Kwanzaa has had an impact on many in Baltimore's African-American community, including two women who've made it their business to educate others about the holiday.
Nzinga Ama began holding workshops on the history of Kwanzaa in 1981. She runs them through her business, Butterfly Creations. "I love the principles of Kwanzaa," says Ms. Ama, who is a professional storyteller; she is also a graduate student at Coppin State College and she runs Nommo, a hot line listing African cultural events. "And I saw a need."
And now interest is growing. Ms. Ama says that even though many young people haven't heard of Kwanzaa, she finds that more of them are interested in knowing about the holiday. "It's not just that they are interested in coming to community events; they are interested in bringing Kwanzaa into their homes."
She believes the growing interest in Kwanzaa is related to the ills affecting the African-American community.
"This pain is affecting not just poor people but middle-class people, upper-middle-class people, Muslims, Buddhists, Christians. It affects us all," she says.
"I feel that when there is economic, social and cultural oppression, people look for something positive," she says, "something to heal."
For Sharron Jackson, interest in the holiday began 13 years ago, when she began receiving Kwanzaa cards. "That got me interested in learning more about it," Ms. Jackson says. She began reading about Kwanzaa and eventually attended a community Kwanzaa celebration.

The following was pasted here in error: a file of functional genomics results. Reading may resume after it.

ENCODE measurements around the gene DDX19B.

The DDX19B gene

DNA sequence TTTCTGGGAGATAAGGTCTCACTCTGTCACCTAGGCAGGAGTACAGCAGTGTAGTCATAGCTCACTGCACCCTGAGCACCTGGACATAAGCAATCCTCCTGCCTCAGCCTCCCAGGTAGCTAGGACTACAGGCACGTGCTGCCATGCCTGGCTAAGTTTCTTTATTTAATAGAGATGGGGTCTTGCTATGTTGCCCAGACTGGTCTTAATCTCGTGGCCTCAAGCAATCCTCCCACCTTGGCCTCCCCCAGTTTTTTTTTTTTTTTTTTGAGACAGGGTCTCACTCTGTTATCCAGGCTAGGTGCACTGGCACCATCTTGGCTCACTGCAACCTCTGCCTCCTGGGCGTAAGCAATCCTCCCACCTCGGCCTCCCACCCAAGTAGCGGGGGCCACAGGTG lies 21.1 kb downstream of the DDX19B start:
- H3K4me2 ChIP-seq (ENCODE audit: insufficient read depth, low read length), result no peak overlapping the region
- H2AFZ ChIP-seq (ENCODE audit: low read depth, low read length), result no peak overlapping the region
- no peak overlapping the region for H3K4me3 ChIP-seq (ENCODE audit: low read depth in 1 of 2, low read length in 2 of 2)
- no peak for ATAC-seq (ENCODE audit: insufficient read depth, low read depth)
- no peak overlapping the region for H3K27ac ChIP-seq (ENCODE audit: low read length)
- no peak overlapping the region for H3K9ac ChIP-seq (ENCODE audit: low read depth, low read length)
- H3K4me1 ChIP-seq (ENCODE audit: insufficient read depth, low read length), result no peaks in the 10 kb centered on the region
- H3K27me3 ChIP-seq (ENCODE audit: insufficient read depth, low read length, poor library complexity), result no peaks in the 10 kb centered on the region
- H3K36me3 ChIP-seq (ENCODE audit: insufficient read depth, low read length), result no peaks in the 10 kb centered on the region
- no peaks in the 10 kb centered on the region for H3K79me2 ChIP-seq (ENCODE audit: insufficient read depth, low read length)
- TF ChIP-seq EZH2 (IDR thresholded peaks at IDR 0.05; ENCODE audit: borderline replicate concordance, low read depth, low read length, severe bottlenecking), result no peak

Four years ago, Mrs. Jackson wrote a song about Kwanzaa that captured first place in a statewide songwriting contest sponsored by a radio station. The song, "The Gift of Kwanzaa," later placed third in the national contest.
After that, Mrs. Jackson tried to get record companies interested in the song but had no luck.
"Well, I teach the seven principles of Kwanzaa, and I live them," she says. "Self-determination" is one of the principles.
"After years and years of trials and tribulations, we finally opened our own [music recording] studio this year," says Mrs. Jackson, who celebrates Kwanzaa with her husband, Leonard, their son, Felipe, and her mother, Mary Wilson.
"The Gift of Kwanzaa" can be found in local stores featuring African and African-American culture and artifacts. Mrs. Jackson hopes her recording will encourage others to celebrate Kwanzaa.
For Mr. Jackson, it's a time to take a break from crowded schedules. "It's a celebration of family. A time we have together," he says.
The following businesses carry traditional Kwanzaa artifacts and can provide more information on Kwanzaa: Everyone's Place African Cultural Center, 1356 W. North Ave., (410) 728-0877; Out of Africa, 429 N. Eutaw St., (410) 752-5808; Asabi, 4610 York Road, (410) 323-2355.